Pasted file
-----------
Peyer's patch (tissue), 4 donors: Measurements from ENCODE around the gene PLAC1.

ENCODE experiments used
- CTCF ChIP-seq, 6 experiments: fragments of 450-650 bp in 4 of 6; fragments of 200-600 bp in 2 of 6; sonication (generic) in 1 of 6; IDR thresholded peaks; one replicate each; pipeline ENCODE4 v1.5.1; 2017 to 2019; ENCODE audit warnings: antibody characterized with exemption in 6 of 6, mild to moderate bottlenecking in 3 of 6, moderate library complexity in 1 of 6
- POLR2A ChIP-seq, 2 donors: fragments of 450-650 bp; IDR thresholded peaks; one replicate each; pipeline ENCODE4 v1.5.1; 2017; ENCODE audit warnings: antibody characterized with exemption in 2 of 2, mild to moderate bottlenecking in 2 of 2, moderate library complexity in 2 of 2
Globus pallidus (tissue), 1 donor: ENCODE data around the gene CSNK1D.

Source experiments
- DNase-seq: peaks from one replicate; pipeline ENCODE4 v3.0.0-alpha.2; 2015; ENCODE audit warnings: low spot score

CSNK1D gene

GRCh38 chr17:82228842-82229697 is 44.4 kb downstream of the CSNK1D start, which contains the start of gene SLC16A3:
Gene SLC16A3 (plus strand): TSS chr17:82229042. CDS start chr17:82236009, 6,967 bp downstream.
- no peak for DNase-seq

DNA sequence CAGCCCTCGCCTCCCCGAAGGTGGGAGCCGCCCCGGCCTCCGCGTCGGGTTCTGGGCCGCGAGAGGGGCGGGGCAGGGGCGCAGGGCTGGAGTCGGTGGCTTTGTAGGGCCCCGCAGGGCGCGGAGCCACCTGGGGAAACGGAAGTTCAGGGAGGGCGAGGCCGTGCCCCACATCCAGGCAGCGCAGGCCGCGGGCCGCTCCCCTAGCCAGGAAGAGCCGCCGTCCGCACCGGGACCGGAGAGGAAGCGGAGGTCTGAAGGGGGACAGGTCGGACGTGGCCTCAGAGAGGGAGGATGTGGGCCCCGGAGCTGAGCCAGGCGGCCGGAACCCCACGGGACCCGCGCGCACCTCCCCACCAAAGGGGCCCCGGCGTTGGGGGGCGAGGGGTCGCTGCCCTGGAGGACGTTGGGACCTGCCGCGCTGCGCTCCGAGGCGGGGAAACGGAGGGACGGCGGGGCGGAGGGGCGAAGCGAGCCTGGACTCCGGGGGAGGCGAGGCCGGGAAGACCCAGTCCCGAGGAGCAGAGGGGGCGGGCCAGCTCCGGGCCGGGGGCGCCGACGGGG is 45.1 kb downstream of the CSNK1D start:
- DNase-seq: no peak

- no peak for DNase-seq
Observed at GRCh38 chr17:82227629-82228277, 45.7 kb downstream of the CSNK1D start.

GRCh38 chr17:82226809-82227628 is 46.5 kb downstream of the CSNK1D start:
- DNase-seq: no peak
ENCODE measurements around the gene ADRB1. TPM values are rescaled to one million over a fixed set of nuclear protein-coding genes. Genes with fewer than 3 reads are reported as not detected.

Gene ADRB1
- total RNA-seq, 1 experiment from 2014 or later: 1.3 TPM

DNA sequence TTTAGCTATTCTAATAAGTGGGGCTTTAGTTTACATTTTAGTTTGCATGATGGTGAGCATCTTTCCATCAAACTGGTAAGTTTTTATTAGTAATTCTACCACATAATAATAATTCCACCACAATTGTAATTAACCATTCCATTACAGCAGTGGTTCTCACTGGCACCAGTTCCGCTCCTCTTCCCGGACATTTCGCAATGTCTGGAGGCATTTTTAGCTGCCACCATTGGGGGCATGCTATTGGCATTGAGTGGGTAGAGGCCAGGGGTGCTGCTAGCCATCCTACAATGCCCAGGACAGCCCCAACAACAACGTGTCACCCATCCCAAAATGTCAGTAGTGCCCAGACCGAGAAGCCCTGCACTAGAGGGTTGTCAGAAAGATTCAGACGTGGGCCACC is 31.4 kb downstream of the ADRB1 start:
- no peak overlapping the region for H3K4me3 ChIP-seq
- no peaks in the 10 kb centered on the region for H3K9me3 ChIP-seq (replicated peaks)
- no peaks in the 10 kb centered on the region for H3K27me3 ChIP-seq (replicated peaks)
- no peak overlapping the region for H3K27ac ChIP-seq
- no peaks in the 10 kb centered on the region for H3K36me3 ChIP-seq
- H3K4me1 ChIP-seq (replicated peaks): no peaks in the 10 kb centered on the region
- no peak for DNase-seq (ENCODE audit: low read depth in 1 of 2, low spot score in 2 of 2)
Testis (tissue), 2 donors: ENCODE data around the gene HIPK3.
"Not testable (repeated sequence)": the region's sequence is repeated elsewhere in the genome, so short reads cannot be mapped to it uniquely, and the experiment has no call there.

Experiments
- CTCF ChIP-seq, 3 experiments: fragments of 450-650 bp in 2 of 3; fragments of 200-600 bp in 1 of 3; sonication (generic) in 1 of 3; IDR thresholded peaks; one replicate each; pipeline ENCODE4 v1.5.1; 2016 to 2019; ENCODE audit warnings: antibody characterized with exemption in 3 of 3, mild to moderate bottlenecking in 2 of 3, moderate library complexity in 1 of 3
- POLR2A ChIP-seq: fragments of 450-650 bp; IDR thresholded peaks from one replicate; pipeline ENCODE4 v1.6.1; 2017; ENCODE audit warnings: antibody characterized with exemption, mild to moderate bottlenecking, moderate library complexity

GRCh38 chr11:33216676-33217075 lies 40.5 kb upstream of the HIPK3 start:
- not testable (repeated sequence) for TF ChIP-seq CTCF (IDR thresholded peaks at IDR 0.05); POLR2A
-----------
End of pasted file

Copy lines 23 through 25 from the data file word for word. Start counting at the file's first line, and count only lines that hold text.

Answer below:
- no peaks in the 10 kb centered on the region for H3K9me3 ChIP-seq (replicated peaks)
- no peaks in the 10 kb centered on the region for H3K27me3 ChIP-seq (replicated peaks)
- no peak overlapping the region for H3K27ac ChIP-seq